Here, plaintiffs in this action seek, among other things, to quiet title to the property that is the subject of the unlawful detainer action defendant filed after this action was already pending.  The issue of who is entitled to title to the subject property relates directly to the issue of the right to possession. 

 

Further, defendant Sanderson cannot now be heard to complain about a delay in adjudicating her alleged right to possession of the subject property after she sought a trial continuance of this action in August 2014.

 

4

DeMarco vs Newport Mesa Unified

(1) Motion to Compel Answers to Form Irogs (2) Motion to Compel Production

 

Tentative Ruling:  (1-2) The motions by Newport-Mesa Unified School District to compel discovery responses are GRANTED.  It is hereby ordered that Debbra DeMarco serve responses, without objection, to Judicial Council Form Interrogatories – Employment Law (Set One);  Judicial Council Form Interrogatories – General (Set One); and  Request for Production of Documents (Set One) within 30 days’ notice of this court’s ruling. The court further awards $500 in sanctions for these three, combined, basic motions, against Debbra DeMarco, payable to the moving party within 30 days. Moving Party is to give notice of the court’s ruling.

 

5

Kent  vs Fin City Foods

(1, 4) Motions to Compel Further Responses to Form Irogs (2, 3, 5) Motion to Compel Further Responses to Requests for Admissions

 

Tentative Ruling:  The Motions to Compel filed by defendants Fin City Foods (“FCF”) are GRANTED IN PART.  As it is undisputed supplemental responses were served while the motions were pending, the motions are MOOT except as to the issue of sanctions.  

 

Sanctions are properly sought by moving party FCF on each of the motions at issue, as the original responses were patently inadequate, appropriate meet and confer efforts followed on the part of FCF, but not on the part of Plaintiffs, and supplemental responses were not served until after these motions were filed.

 

The $250 hourly rate for Mr. Lucas is appropriate here. The time claimed for meet and confer efforts on the Interrogatory motions is proper, along with that for preparing the motions.   However, as supplemental responses were served before the replies were to be filed, rendering the motions moot except as to sanctions, and there will be only one hearing for all of the five pending motions, a total of 1.2 hours/motion for preparing the related replies and attending the hearing appears sufficient. 

 

The following sums are thus imposed on Plaintiffs as sanctions under Code of Civil Procedure sections 2023.010(e) and (f), 2023.020, and 2033.030(a), which apply to each of these motions, and under section 2030.290, for Motions 1 and 4 below, and section 2033.290(d), for Motions 2, 3 and 5 below:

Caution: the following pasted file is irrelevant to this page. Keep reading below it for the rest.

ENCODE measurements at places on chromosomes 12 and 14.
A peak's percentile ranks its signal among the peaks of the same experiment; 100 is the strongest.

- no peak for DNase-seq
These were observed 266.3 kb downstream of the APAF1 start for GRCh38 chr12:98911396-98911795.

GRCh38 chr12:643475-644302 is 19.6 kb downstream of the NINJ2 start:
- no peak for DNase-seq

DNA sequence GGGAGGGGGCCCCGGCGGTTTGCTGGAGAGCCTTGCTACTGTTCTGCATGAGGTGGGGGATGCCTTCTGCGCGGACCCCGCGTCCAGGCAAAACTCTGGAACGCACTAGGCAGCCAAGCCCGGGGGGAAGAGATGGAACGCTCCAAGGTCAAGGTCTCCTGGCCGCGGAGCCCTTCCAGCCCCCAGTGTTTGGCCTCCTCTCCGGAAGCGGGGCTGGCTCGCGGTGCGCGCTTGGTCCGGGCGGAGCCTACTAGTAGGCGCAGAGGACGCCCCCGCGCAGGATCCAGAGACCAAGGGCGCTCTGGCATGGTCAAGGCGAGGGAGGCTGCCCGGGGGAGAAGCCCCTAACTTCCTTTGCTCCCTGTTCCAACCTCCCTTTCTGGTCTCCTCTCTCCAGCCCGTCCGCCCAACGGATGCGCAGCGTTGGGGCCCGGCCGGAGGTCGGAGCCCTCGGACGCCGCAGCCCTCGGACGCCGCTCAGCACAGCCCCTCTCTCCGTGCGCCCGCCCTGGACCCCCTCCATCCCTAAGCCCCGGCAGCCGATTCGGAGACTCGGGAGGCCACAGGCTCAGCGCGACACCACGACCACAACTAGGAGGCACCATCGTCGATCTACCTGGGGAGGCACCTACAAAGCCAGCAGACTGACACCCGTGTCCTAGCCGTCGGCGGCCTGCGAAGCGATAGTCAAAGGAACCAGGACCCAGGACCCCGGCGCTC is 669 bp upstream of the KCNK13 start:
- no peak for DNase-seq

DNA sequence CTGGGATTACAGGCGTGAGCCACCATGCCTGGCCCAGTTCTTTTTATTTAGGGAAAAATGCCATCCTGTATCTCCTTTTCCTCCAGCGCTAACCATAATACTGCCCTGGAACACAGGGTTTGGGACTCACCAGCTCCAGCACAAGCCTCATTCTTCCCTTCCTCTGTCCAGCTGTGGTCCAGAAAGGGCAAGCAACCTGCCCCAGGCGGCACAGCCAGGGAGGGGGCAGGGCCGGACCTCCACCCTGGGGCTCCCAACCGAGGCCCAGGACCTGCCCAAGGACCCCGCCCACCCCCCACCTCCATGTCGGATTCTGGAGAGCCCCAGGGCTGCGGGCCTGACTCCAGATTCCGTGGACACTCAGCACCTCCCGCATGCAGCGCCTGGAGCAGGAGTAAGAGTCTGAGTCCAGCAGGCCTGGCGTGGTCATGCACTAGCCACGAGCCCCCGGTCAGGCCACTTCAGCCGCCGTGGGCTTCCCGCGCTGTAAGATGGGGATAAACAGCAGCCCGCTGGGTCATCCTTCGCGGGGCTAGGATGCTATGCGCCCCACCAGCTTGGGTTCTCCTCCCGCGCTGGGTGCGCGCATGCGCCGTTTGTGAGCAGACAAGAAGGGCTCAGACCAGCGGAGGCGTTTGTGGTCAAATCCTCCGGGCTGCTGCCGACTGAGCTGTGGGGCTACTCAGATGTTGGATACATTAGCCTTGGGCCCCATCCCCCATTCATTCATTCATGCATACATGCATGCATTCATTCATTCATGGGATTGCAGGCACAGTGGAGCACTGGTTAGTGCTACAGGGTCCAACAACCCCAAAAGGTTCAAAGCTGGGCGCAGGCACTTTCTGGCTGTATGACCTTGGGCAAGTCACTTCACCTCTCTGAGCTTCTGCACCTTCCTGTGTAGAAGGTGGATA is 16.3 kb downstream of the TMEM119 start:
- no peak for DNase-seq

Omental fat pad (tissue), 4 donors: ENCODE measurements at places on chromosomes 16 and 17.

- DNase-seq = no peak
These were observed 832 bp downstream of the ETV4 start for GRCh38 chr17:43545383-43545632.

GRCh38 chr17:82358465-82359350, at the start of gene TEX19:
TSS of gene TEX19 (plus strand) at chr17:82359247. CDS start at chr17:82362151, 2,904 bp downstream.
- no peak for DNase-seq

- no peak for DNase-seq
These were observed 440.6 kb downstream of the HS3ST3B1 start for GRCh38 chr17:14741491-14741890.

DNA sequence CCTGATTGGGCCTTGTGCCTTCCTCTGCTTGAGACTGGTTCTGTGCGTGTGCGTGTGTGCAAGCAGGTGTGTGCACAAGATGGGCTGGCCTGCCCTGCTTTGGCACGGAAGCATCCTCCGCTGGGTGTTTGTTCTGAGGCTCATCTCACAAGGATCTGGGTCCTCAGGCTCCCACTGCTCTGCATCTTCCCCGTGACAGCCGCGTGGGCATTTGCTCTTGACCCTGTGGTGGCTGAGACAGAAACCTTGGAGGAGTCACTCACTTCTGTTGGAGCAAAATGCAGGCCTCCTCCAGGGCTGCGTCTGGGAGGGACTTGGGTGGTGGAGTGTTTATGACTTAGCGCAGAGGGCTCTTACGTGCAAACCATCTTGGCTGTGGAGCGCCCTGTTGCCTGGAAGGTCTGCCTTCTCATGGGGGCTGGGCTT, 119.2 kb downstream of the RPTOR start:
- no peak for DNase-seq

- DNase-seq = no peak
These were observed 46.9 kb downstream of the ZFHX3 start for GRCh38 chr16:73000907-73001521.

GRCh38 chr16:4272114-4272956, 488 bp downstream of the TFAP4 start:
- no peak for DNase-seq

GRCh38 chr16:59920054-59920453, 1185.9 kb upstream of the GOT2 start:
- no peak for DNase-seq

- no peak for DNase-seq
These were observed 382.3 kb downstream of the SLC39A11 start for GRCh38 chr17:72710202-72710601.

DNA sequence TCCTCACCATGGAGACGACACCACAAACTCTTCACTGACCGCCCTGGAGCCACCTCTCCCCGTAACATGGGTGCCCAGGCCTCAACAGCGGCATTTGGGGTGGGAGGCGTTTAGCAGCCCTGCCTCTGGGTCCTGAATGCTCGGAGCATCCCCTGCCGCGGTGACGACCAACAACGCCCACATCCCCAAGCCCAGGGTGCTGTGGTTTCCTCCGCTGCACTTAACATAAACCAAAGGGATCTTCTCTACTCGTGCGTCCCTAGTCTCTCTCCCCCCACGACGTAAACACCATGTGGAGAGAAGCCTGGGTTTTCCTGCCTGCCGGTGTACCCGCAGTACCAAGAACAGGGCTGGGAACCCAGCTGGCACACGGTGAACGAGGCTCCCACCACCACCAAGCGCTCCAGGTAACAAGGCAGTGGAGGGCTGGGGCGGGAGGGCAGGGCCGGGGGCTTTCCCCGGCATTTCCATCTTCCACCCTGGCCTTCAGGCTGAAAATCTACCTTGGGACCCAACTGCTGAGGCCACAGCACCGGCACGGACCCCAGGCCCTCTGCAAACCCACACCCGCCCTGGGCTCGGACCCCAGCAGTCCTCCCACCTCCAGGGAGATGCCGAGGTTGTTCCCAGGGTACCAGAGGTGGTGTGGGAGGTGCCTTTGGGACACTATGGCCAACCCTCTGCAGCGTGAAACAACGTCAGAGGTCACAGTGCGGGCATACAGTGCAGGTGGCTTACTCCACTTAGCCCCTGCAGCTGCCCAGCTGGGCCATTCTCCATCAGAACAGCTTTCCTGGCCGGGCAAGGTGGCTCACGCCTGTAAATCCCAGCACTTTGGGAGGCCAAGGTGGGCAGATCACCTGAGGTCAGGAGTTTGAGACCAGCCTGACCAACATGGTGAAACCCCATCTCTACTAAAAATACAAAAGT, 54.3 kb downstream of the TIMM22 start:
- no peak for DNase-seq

Motion No. 1: to Compel Further Responses from Ms. Love on Form Interrogatories, Set One - $1100 in sanctions are imposed against Ms. Love;

Motion No. 2: to Compel Further Responses from Ms. Love to Requests for Admissions, Set One - $475 in sanctions are imposed against Ms. Love;

Motion No. 3: to Compel Further Responses from Ms. Kent to Requests for Admissions, Set One - $475 in sanctions are imposed against Ms. Kent;

Motion No. 4: to Compel Further Responses from Ms. Kent on Form Interrogatories Set One - $1100 in sanctions are imposed against Ms. Kent;

Motion No. 5: to Compel Further Responses from Ms. Love on Requests for Admission, Set Two - $475 in sanctions are imposed against Ms. Love.

 

All such sanctions are to be paid to defendant Fin City Foods, through its counsel of record, Mr. Lucas, within thirty days after service of notice of this ruling.  Moving Party is to give notice.

 

6

Skilled Healthcare vs Dharma

(1) Motion for Summary Judgment/SAI (2) Motion for Bifurcation (3) CMC

 

Tentative Ruling:  (1) The Motion by Skilled Healthcare Group, Inc., and Skilled Healthcare, LLC (collectively, “Skilled”) for summary judgment of the First Amended Complaint filed in the Consolidated Case and the Cross-Complaint filed in this action by Dharma Construction Service, Inc. (“Dharma”), is GRANTED pursuant to Code of Civil Procedure sections 437c, subdivisions (o)(2) and (p)(2).  Skilled has met its burden of showing that the affirmative defense of unclean hands bars Dharma’s entire FAC, and Cross-Complaint, and all causes of action therein. 

 

The following undisputed evidence establishes that Dharma engaged in bribery and a kickback scheme, without Skilled’s knowledge, to obtain construction contracts from Skilled:

1.            Roger Cove worked for Skilled from November 2003 to August 2011. (Cove Depo. 38:19-20; 42:15-18; 289:8-290:7.)  

2.            Cove was involved in every project between Skilled and Dharma. (Cove Depo. 194: 16-19.) 

3.            According to Dharma’s FAC and cross-complaint, the contracts on which Dharma sues were entered into in May 2008, July 2008, May 2009, February 2010, June 2010, March 2011, April 2011 and June 2011 -- during the time Cove was employed by Skilled. 

4.            Dharma engaged in a kickback scheme by paying Cove cash and services free of charge, directly and through Romar Consulting, for the purpose of getting more construction work from Skilled.  No legitimate services were ever provided by Romar to Dharma, and Dharma knew this.  A total of $102,435 was paid to Romar by Dharma for which no legitimate services were rendered. (Cove Depo. 91:25-92:5; 292:18-22; 300:13-305:12; 314:6-25; 315:2-316:2; 333:2-11; 333: 21-25.)